Flaky clients are a common occurrence when you’re a freelancer. If you’ve been self-employed for a while, you know what I’m talking about. They gush about your work until it’s time for them to make the final payment; that’s when they start making all sorts of excuses for why they’re late. The check is in the mail. They’re going through some financial difficulties and will pay you as soon as possible. They had a family emergency and just couldn’t find the time to make a 3-minute PayPal transfer.
Or, you know, the work just wasn’t as good as they expected and they don’t see why they should pay you for a ‘half-baked’ job. Unfortunately for me, I’ve heard them all. But nothing compares with complete silence. When the client basically disappears from the face of the Internet and dodges your calls, panic starts to settle in. You can keep trying, but it’s unlikely you’ll ever reach that client again. And, sadly, there are only a couple of things you can try to do in order to collect.
Why is non-payment even an issue? The reasons are plenty. A lot of freelancers don’t work with contracts, so it’s almost impossible for them to take legal action when the client refuses to pay. Others don’t have the time to hunt down the client or the money, since they’re engaged in more important projects at the moment. And when it comes to small claims court, there are caps on how much you can collect; not to mention that we’re talking about a lengthy and energy-draining process a lot of us aren’t prepared for. Some freelancers can’t even afford a lawyer, and oftentimes it costs more to get the money instead of forget about the incident, suck it up, and learn from the experience.
Moreover, sometimes taking the client to court is way too complicated. Since freelancing is a global business, that client may be in another state or another country, so you might be required to appear in court where they are located. Unless the sum they owe you is high, the cost of such a process in terms of lawyer fees and lost work time, not to mention sanity, are not really worth it. So what’s there to do instead? Here are a few ideas that might help.
If you really want to avoid issues with non-payment, draw up a contract for every job. It should include a clear description of the work, as well as any relevant payment information and a payment schedule. Serious clients should welcome this, since they’re probably just as worried about you not upholding your end of the deal. Chasing money is time-consuming, so having a clear process in place for billing, as well as dealing with late payments, will save you money in the long run. Many freelancers charge 50% upfront and 50% when the project is done, but that’s only one way to go. Decide what works best for you and take it from there.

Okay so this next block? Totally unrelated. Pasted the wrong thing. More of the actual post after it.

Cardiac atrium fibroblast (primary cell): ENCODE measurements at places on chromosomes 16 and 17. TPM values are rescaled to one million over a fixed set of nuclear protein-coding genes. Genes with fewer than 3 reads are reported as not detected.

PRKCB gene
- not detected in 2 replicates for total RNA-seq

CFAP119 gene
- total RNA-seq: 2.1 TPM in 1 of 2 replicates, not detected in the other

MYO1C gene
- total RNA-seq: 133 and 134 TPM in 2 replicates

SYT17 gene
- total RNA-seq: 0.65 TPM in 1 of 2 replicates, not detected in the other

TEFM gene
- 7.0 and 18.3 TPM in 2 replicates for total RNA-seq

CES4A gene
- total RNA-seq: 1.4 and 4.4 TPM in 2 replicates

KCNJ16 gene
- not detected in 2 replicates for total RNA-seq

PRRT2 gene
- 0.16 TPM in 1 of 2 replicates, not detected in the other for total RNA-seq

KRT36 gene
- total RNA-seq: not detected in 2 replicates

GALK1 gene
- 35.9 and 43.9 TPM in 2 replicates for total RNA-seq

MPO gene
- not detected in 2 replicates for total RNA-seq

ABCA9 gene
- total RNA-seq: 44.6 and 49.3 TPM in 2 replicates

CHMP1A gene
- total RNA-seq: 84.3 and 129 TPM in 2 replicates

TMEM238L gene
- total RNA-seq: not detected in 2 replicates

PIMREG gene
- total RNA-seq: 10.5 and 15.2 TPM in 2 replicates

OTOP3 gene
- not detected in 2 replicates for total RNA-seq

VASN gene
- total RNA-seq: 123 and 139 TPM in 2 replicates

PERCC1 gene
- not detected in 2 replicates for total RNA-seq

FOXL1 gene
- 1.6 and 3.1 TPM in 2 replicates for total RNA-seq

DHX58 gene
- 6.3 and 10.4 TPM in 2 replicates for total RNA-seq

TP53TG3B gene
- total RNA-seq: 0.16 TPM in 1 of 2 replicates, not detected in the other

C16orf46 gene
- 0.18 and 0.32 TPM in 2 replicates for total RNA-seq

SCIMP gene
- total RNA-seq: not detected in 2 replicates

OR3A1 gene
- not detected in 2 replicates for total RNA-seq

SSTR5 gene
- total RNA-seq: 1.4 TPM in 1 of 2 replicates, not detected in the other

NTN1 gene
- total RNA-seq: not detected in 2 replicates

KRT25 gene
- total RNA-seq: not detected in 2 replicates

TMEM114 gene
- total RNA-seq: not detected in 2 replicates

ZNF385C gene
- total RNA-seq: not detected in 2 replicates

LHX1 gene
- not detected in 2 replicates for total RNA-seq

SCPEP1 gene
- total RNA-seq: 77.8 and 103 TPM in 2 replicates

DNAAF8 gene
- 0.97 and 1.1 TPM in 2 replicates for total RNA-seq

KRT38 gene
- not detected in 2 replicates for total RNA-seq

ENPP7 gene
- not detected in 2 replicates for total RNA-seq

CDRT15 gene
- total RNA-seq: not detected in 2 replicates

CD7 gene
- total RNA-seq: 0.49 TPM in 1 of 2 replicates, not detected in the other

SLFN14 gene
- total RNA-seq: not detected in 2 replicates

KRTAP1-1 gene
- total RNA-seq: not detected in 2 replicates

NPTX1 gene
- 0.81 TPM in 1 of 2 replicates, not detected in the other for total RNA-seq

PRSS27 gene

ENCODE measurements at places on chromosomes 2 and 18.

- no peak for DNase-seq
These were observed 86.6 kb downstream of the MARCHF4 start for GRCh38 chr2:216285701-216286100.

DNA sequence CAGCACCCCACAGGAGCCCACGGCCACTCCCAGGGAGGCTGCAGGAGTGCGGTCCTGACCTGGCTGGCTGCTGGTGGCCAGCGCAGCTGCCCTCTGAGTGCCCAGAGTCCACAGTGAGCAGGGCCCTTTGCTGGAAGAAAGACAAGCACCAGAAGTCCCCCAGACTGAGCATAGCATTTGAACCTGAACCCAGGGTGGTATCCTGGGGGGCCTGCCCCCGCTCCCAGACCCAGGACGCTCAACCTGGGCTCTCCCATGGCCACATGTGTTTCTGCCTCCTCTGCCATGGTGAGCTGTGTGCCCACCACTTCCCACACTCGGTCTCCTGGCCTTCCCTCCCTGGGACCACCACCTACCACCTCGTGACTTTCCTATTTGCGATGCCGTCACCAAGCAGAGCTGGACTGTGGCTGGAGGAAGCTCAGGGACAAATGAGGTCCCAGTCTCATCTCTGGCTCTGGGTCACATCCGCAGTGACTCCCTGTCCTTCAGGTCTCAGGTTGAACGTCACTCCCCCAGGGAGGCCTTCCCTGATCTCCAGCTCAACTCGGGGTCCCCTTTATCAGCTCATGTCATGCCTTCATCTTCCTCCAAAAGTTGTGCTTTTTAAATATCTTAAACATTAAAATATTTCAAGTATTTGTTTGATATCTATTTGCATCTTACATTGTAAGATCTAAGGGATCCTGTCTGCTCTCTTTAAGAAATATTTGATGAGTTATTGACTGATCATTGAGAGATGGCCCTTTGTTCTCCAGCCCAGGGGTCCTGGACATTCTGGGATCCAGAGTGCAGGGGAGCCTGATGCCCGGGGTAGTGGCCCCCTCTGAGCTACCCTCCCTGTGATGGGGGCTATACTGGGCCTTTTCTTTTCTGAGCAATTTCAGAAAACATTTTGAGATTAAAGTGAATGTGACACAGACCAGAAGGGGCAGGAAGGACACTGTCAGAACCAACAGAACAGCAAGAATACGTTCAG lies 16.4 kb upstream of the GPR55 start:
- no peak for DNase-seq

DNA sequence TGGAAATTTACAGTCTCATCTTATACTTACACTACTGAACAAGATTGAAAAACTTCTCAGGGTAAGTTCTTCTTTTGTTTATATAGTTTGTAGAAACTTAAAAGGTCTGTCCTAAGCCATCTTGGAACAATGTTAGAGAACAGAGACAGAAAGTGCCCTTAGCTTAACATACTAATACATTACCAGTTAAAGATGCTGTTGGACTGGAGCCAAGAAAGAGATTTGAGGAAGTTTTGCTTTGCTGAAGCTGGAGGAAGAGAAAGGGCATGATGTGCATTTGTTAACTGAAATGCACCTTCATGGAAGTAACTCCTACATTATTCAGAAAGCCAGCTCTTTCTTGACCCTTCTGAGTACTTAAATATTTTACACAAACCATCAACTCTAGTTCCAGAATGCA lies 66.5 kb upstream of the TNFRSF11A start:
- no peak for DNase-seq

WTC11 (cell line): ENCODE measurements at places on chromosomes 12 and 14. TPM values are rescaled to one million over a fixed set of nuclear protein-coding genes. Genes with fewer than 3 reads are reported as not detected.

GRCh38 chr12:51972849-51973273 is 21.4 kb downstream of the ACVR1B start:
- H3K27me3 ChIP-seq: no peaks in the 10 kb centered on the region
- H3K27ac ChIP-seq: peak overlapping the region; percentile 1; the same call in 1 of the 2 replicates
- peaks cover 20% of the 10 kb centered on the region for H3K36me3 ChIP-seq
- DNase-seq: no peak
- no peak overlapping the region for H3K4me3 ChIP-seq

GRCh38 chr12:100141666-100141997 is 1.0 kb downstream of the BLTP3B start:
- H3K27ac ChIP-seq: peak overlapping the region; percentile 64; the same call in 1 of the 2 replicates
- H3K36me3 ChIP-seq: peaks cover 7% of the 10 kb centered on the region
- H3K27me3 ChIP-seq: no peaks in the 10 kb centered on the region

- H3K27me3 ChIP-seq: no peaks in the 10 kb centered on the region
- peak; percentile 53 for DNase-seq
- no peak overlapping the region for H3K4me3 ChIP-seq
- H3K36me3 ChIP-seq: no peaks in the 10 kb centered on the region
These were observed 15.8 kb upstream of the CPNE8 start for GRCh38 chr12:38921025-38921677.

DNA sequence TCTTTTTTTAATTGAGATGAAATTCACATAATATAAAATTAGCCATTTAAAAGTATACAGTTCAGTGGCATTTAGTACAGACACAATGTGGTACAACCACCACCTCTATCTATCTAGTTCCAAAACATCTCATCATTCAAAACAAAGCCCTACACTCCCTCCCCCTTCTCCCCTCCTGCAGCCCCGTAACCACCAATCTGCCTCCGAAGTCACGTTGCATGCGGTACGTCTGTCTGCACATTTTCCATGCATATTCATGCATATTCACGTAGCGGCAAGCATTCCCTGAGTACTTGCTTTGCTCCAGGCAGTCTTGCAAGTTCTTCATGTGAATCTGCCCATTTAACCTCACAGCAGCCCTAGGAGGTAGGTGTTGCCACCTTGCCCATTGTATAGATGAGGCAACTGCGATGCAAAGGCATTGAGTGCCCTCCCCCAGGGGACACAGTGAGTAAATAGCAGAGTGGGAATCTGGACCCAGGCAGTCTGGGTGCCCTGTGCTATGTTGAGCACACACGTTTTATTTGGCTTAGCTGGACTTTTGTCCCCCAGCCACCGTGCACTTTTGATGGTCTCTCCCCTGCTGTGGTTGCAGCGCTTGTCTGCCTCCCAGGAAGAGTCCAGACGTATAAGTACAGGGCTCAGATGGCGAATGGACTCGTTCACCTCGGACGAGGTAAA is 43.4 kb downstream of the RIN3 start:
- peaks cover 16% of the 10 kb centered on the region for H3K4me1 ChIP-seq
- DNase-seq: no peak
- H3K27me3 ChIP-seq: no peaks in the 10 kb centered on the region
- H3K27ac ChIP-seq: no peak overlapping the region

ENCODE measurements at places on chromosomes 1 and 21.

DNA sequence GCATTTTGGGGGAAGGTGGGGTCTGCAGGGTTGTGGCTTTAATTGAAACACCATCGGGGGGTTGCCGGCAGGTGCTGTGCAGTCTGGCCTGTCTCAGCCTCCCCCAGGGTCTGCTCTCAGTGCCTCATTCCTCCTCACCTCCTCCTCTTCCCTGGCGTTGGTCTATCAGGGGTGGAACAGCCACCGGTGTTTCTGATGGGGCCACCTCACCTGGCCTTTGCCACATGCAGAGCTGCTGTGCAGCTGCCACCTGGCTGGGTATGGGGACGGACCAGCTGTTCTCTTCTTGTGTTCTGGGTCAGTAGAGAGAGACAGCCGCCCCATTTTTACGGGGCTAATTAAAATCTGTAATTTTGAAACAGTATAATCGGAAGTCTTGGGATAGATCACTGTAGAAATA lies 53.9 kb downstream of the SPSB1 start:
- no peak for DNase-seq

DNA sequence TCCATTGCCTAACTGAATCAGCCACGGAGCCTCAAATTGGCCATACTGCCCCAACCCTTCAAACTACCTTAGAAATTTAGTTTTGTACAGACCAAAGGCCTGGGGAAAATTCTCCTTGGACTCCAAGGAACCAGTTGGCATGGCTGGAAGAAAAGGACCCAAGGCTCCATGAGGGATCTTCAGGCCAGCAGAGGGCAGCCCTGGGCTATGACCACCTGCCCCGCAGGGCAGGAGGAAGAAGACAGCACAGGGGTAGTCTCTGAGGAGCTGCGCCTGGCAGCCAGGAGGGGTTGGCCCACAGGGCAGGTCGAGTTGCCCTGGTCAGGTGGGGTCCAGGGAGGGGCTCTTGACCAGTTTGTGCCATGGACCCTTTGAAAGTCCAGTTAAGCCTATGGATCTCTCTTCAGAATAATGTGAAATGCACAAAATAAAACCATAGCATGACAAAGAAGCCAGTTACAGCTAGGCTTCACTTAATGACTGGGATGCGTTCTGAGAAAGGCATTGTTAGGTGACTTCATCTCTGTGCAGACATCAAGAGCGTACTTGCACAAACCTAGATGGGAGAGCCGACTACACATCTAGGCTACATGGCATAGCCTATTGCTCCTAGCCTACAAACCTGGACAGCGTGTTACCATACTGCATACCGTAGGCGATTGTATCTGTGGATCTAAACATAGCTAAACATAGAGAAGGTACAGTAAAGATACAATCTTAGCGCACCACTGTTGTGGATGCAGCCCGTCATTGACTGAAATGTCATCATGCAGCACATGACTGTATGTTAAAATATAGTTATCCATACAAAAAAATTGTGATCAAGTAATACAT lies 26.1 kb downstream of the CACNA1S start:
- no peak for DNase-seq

Take Action Immediately
Always bill your clients on time and address any payment issues as they occur. Send late payment notices and invoice reminders. If the client doesn’t get in touch with you at all, ensure them you will follow up with legal action (even if you don’t necessarily plan to). When you can afford it, work with a collection agency or mediator. It’s also advisable to have a lawyer on retainer to help with these issues.
OK, but what if you didn’t drew up a contract? Then your best bet is to be persistent. E-mail your client every day, until you get a response. If that doesn’t work, don’t be afraid to use the phone. I know it can be extremely humiliating to keep calling clients and leave voicemails reminding them about late payments, but you’re your own boss now. No one else can do this for you. Of course, you should also stop working on any additional projects/tasks from that client until they pay up.
Reach Out on Social Media
This should only be done when you’ve exhausted all other possibilities. If the client still refuses to pay, ‘out’ them on social media. Most companies and even individuals are now paranoid about social-media reputation damage, so it may actually work. Tweet something like ‘@Xcompany I delivered work a few weeks ago. When can I expect my now very late payment?’ or ‘Anyone else working for @Xcompany having trouble with late payments?’ However, make sure you don’t go too far. Keep things professional. Calling them names on the Internet is plain rude.
Sometimes the nonpaying client is actually well-intentioned. They’re really having cash flow issues or dealing with miscellaneous problems that make it impossible for them to pay right now. They provide a reasonable explanation and are willing to work on a solution that would satisfy you both. From personal experience, this is the kind of business relationship that deserves to be salvaged, so you might want to be flexible in this kind of situations. Even when you have a clear contract, working to reach a compromise may be worth it. Instead of waiting for a big payment, you can suggest the client pays you in small increments. Transparent communication goes a long way. Which brings us to…
Always Communicate Clearly
If the client refuses to pay because they are unhappy with your work, things get a bit tricky. This usually happens because of errors in communication. If you actually made a mistake or delivered subpar work, apologize and suggest an adjusted payment schedule. If you underestimated the job and are suddenly sending them an invoice much higher than what you agreed on, clearly explain where the additional hours came from. Better yet, work out an adjusted project proposal whenever they ask you to do something extra, so you avoid any confusion later on. Finally, if the client is simply unreasonable, arbitration is likely the only way to go.
As you can see, prevention is key when it comes to dealing with deadbeat clients. Draw a contract, check the potential client’s reputation beforehand, include payment terms that work in your favor. Time is your most precious commodity, and you don’t want to waste it collecting on late payments. Good luck!